Friday, August 25, 2017

Tursunov Q&A Part I: Big decision looms

Dmitry Tursunov, a 34-year-old Russian with strong Northern
California ties, reached No. 20 in the world in 2006. His career
has been marred by injuries. 2013 photo by Paul Bauman
   The most accomplished singles player — by far — in the recent $100,000 Nordic Naturals Challenger in Aptos, Calif., was eliminated from the tournament by the first day of the main draw. Dmitry Tursunov, 34, lost in the second round of singles qualifying after receiving a walkover — ironic considering Tursunov's long history of injuries — and in the first round of main-draw doubles with fellow Russian Konstanin Kravchuk.
   But if you asked the other players in Aptos whether they'd take the powerful Tursunov's career, almost all would jump at the offer:
    —High of No. 20 in the world in singles and No. 36 in doubles.
    —Fourth round of singles at Wimbledon twice.
    —Doubles semifinalist at the French Open.
    —Seven singles and seven doubles titles on the ATP World Tour.
    —Davis Cup championship.
    —Two-time Olympian.
    —Career earnings of $5,867,025.
   Tursunov returned to competition early last month at Wimbledon after missing almost one year with injuries. Now ranked No. 642 in singles, he is pondering retirement.
   Tursunov speaks English like — or better than — an American, which he practically is. He moved alone from his native Moscow to Los Altos in the San Francisco Bay Area at age 12 to train, living with his coach and legal guardian, Vitaly Gorin. Tursunov learned English by watching cartoons on TV.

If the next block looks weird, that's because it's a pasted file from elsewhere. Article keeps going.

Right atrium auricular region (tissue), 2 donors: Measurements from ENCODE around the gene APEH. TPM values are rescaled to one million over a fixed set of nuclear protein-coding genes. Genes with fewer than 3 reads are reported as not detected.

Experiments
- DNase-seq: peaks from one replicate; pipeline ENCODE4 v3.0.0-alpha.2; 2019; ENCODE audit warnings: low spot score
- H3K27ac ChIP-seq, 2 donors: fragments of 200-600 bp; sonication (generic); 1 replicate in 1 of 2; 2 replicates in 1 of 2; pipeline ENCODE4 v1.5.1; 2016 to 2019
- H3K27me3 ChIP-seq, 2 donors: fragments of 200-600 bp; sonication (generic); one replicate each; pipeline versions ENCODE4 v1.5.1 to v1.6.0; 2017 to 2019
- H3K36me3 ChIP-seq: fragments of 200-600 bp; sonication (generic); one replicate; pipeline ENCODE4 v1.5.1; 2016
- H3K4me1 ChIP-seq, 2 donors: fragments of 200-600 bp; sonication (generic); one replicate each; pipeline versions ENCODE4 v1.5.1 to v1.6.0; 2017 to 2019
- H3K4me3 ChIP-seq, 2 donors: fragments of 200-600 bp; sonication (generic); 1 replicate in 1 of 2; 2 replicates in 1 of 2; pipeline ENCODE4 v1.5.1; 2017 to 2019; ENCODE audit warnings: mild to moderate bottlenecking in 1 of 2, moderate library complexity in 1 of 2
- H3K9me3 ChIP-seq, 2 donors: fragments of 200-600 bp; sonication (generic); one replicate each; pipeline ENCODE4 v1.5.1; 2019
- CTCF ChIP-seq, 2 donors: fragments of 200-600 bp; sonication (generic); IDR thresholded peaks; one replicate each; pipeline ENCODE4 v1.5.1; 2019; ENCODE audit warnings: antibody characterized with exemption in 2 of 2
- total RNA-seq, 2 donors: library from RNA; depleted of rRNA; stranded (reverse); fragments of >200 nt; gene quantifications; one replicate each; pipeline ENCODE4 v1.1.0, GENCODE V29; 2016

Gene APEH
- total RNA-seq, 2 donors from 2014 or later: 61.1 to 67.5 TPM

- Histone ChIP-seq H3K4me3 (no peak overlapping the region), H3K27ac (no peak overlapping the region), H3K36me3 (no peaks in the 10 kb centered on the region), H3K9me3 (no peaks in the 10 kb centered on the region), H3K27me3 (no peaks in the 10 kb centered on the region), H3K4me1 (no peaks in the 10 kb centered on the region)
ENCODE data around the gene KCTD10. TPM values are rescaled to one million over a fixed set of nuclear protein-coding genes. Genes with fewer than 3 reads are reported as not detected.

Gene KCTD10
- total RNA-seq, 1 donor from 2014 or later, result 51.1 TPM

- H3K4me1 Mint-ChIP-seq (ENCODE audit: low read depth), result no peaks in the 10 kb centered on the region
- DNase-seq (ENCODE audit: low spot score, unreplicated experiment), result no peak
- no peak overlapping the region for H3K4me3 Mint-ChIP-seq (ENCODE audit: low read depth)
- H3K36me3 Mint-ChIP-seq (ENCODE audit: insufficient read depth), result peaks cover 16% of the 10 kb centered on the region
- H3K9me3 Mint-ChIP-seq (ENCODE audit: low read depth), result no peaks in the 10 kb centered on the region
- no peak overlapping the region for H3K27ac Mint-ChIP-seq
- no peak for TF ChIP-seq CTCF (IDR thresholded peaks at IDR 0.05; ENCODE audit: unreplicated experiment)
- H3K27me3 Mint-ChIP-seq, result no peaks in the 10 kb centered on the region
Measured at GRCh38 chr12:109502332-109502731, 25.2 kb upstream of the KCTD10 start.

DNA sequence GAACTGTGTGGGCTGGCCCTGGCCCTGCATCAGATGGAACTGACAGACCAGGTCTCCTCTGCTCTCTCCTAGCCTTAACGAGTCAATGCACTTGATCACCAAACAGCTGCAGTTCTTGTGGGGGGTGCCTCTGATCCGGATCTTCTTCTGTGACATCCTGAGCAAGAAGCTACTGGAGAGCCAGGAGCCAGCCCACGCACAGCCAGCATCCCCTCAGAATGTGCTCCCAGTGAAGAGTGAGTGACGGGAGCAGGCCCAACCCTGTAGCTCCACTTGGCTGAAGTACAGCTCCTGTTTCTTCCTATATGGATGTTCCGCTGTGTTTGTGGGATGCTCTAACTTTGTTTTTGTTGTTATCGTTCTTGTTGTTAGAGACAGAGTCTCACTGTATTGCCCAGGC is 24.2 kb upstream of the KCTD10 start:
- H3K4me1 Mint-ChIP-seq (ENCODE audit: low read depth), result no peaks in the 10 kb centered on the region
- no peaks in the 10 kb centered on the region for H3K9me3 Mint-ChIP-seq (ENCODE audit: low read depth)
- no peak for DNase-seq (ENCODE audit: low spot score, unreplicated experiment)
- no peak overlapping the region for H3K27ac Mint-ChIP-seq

When Gorin bought the Granite Bay Tennis Club in the Sacramento region in 2000 and converted it into a tennis academy, Tursunov followed him there. Tursunov still owns a townhouse in nearby Folsom but spends most of his time in Moscow, where he owns a flat, when he's not on the tour. If he continues playing, he might train in Spain because of the abundance of courts, sunshine and fellow pros.
   Ideally built at 6-foot-1 (1.85) and 180 pounds (82 kilograms), Tursunov looks like a Southern Californian with his curly blond hair and blue eyes. In fact, the other Russians on the tour called him "Surfer Dude" because of his California residence. Never mind that Sacramento is 90 miles (144.8 kilometers) from the Pacific Ocean.
   Tursunov is single with no children. Other than that, he defies categorization. He is part Russian, part American, part philosopher and part comedian. Tursunov generally is serious in interviews, but when he lets his guard down, he flashes the irreverent sense of humor that made him an Internet sensation as the ATP's guest blogger during his career year of 2006.
   Following a two-hour practice at the Seascape Sports Club, the site of the Nordic Naturals Challenger, Tursunov answered questions for 20 minutes in the parking lot about his latest comeback. After showering, he walked across the street for a dinner of salmon, quinoa and beets (welcome to the life of a professional tennis player) at a deli. There, the accommodating Tursunov, the runner-up in the 2003 Aptos Challenger, discussed tennis and non-tennis issues for another two hours.